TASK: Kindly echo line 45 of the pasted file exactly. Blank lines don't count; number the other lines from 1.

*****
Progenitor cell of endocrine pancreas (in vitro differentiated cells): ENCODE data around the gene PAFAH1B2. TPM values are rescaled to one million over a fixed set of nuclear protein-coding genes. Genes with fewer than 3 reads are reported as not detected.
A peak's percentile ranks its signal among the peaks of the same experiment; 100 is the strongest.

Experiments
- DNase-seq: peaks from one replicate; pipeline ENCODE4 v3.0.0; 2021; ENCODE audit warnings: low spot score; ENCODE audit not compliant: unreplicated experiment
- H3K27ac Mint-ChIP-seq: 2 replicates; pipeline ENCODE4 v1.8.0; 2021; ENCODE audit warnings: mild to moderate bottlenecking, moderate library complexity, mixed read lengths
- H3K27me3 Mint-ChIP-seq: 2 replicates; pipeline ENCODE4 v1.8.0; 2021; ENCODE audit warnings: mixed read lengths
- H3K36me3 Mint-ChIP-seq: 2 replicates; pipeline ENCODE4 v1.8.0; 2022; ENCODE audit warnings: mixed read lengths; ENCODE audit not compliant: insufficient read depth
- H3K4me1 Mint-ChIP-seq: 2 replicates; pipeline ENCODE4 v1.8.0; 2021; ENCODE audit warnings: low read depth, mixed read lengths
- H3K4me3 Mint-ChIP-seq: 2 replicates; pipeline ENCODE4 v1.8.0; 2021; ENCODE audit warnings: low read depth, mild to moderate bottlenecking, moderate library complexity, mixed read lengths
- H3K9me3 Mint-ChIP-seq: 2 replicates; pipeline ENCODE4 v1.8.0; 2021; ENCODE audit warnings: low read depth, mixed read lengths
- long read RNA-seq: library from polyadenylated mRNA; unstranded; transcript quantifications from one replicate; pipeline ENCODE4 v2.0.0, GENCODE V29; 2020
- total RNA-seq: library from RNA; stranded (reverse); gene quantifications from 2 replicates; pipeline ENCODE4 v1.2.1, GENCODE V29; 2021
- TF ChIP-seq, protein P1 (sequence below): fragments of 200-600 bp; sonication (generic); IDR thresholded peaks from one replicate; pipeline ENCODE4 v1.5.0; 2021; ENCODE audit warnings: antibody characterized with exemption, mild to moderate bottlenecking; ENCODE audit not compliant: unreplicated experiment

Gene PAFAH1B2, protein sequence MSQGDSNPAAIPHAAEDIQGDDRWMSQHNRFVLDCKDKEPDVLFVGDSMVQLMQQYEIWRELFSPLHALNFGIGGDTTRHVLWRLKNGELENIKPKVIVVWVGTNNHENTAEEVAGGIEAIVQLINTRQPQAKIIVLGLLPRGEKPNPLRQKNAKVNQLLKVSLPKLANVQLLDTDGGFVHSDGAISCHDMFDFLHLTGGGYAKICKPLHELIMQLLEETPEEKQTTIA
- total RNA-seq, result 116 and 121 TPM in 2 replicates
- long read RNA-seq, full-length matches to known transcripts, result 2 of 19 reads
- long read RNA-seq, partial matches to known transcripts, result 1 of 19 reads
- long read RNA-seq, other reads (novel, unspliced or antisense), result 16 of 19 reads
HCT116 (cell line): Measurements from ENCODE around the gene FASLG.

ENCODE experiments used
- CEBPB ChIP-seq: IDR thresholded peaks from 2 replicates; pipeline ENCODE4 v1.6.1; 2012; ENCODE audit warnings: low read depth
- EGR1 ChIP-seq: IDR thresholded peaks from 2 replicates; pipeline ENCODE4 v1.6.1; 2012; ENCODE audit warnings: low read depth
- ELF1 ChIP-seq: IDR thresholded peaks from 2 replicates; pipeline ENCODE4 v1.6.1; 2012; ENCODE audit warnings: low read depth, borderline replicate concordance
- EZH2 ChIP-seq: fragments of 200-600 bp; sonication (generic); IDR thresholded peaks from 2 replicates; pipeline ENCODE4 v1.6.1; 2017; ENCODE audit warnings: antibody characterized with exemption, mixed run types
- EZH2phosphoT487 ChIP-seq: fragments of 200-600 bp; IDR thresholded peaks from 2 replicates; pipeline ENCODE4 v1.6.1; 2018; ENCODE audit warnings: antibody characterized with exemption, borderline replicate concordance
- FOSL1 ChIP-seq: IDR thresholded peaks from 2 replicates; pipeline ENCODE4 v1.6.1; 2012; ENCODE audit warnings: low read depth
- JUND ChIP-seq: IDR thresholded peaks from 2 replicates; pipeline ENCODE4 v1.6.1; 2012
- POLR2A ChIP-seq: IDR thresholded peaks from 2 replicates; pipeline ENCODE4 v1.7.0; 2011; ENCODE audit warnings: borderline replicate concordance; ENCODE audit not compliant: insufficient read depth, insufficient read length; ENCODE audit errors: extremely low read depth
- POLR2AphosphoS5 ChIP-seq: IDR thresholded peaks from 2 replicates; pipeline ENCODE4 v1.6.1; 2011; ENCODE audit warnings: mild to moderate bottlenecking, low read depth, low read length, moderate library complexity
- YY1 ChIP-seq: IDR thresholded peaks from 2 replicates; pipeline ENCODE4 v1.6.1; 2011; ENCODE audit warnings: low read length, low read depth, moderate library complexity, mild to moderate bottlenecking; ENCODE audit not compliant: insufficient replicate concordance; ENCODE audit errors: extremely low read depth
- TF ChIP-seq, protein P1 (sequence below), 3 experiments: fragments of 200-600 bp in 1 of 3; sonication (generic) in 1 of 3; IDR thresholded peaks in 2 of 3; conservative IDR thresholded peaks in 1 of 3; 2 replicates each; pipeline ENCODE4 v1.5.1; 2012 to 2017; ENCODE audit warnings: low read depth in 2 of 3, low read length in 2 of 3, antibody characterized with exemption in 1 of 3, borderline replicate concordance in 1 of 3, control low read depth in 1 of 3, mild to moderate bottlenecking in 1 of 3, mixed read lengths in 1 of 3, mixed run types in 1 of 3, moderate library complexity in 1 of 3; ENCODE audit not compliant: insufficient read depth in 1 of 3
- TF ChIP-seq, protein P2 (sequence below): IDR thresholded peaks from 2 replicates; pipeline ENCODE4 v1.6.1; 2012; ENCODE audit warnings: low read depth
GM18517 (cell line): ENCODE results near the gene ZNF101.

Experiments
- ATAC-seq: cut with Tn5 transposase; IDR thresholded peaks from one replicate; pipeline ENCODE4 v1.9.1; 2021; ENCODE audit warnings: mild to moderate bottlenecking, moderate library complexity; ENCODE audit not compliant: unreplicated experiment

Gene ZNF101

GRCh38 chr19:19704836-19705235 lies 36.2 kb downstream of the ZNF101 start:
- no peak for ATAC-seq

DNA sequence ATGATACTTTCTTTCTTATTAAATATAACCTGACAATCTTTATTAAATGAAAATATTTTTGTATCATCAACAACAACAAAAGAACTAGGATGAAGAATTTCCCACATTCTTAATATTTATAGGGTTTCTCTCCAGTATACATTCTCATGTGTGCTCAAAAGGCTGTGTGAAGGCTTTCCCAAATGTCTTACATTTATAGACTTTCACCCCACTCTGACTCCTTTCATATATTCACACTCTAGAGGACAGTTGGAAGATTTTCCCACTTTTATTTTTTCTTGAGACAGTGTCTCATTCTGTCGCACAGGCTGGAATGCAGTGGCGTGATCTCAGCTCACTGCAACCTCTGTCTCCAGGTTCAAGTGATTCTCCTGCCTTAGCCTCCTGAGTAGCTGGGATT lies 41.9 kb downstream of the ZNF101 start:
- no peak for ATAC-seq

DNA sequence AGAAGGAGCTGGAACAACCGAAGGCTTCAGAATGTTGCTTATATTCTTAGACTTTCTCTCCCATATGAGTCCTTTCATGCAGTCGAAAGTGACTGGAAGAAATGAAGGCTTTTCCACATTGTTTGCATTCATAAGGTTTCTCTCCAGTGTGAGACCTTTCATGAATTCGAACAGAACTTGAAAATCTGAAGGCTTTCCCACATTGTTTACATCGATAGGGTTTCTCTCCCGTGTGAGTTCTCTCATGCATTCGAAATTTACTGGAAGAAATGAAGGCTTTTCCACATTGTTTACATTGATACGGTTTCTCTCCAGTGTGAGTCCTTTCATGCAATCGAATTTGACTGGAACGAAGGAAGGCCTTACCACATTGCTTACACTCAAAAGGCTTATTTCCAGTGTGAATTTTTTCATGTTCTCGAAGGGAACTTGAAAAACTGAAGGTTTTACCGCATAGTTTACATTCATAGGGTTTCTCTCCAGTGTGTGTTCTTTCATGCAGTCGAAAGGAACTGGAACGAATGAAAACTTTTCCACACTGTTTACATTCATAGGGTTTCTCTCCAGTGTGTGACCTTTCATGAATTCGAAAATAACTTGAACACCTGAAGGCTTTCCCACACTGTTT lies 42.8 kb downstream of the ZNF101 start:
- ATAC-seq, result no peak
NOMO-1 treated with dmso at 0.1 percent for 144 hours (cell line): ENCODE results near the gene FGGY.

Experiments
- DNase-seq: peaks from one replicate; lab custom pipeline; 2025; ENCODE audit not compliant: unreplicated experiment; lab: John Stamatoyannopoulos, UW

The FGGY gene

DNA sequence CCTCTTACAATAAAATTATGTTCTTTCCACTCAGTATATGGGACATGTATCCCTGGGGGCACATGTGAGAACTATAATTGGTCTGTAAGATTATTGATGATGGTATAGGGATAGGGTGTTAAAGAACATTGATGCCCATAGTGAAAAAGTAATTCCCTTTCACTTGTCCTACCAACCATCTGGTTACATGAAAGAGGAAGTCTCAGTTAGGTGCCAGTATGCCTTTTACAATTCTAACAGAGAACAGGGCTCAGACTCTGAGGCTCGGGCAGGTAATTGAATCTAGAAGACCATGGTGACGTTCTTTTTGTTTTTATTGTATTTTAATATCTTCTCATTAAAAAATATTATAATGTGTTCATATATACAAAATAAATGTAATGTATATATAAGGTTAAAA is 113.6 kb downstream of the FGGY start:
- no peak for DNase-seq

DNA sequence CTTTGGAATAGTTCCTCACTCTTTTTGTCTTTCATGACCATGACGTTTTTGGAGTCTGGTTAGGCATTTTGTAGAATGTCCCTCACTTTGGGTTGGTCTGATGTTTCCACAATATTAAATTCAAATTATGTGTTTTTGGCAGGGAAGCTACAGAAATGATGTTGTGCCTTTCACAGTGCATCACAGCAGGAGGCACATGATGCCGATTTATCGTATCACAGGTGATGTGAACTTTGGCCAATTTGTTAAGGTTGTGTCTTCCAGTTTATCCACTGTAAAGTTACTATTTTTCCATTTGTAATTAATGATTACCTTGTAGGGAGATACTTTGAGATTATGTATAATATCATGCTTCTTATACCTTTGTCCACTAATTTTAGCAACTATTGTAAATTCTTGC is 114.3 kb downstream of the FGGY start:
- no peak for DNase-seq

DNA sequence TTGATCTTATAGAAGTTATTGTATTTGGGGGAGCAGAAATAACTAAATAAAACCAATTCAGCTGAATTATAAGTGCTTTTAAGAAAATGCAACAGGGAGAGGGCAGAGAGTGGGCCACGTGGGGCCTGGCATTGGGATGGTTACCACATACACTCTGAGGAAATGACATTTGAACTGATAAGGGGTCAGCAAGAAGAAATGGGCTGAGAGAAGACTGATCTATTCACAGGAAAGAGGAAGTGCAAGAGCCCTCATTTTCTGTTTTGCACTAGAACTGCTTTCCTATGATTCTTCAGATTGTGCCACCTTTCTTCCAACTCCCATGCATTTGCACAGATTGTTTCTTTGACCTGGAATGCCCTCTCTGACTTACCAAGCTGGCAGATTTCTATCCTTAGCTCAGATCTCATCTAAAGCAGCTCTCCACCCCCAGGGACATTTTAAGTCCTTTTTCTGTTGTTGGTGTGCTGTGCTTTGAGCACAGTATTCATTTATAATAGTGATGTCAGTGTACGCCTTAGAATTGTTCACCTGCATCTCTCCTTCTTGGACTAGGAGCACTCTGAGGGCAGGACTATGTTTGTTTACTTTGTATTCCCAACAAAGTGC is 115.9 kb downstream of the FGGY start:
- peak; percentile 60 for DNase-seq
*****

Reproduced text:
- DNase-seq: peaks from one replicate; lab custom pipeline; 2025; ENCODE audit not compliant: unreplicated experiment; lab: John Stamatoyannopoulos, UW